Effect of soil potassium availability on soybean root and shoot growth under unrestrained rooting conditions

F. J. Coale, J. H. Grove

Research output: Contribution to journalArticlepeer-review

7 Scopus citations


The development of soybean (Glycine max (L.) Merr.) root systems was investigated in two greenhouse pot experiments utilizing a modified cage technique. One soil at two levels of K availability was used to observe the effect of soil K fertility level on root weight and root length in 3 cm depth increments to 24 cm. Experiments were terminated prior to restraint of root growth by the containers. Shoot mineral accumulation and dry matter partitioning between root and shoot components were investigated. High K plants were shorter and had a greater root:shoot mass ratio than low K plants. A trend for greater root dry matter production in soil layers below 12 cm under high K conditions was observed. There were no differences in root length between the treatments at any depth. Tissue K content was greater in the high K treatments and this increase was equivalently offset by decreased tissue Mg concentrations. The taller low K plants had a greater leaf area and a lower specific leaf weight, resulting in part from decreased starch content. Daily evapotranspirational water losses per pot tended to be greater under the low K availability regime. This information led to the speculation that under low K conditions, the soybean plant may increase K accumulation by promoting transpirational water use, aiding soil K acquisition by mass flow and diffusion. Tissue carbohydrate analyses suggest greater translocation of photosynthate out of the leaf in the low K plants for use in root absorption metabolism, rather than for production of increased root dry matter and/or increased root length.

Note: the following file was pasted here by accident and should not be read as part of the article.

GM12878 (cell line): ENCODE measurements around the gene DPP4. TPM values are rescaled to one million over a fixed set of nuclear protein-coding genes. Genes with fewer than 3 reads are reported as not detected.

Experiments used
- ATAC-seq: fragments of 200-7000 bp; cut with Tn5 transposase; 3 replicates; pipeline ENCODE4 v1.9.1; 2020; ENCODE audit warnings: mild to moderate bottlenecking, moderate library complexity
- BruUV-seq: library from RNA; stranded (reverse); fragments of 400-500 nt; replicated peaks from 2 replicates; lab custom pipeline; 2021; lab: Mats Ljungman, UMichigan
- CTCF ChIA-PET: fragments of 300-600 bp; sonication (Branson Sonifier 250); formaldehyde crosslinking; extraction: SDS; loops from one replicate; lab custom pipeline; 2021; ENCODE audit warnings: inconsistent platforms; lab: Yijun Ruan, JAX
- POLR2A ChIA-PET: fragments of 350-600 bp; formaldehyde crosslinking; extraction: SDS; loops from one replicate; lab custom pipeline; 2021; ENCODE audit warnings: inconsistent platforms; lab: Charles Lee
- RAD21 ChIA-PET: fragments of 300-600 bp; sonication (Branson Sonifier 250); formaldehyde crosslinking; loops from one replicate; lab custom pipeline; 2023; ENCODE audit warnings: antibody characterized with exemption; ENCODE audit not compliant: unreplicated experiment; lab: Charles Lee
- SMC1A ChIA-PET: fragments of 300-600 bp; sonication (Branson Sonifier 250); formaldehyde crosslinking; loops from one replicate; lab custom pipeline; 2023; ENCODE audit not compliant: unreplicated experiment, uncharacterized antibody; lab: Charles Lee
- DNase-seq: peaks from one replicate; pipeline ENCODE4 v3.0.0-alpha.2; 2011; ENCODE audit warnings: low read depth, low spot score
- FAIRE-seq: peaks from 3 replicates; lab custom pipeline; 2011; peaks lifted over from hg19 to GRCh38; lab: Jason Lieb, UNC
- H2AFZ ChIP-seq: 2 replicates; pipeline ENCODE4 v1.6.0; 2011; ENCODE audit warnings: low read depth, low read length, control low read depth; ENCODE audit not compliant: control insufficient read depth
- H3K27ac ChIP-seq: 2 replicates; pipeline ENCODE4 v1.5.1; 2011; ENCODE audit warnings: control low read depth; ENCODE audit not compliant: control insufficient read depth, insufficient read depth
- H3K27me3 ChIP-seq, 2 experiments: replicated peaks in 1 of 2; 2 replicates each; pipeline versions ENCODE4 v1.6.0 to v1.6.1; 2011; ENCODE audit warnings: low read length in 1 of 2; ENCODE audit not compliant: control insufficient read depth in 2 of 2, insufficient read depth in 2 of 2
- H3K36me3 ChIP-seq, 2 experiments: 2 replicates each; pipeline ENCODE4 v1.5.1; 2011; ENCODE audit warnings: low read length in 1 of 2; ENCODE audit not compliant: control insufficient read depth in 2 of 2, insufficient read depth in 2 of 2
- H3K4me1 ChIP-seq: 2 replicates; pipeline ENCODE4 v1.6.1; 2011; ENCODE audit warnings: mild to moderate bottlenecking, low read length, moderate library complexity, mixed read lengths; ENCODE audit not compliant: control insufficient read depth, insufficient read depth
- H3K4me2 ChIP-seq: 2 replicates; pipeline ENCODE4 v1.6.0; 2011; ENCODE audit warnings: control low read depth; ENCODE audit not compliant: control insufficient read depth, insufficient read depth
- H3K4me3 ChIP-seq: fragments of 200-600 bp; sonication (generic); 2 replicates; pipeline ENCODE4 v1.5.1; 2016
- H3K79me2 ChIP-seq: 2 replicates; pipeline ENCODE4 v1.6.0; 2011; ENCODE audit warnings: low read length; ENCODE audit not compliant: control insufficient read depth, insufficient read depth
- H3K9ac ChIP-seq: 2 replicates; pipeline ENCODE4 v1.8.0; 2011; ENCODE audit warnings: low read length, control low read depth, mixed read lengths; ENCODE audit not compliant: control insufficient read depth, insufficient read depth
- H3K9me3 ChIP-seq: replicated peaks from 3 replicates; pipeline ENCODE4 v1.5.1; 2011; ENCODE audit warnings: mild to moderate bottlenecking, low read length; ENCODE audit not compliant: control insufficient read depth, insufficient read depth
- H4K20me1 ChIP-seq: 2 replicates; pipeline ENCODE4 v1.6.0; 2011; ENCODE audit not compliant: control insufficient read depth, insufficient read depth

Original languageEnglish
Pages (from-to)1565-1584
Number of pages20
JournalJournal of Plant Nutrition
Issue number12
StatePublished - Dec 1 1986


  • Glycine max (L.) Merrill
  • K accumulation
  • carbohydrate translocation
  • root absorption power (a)
  • rooting patterns

ASJC Scopus subject areas

  • Physiology
  • Agronomy and Crop Science


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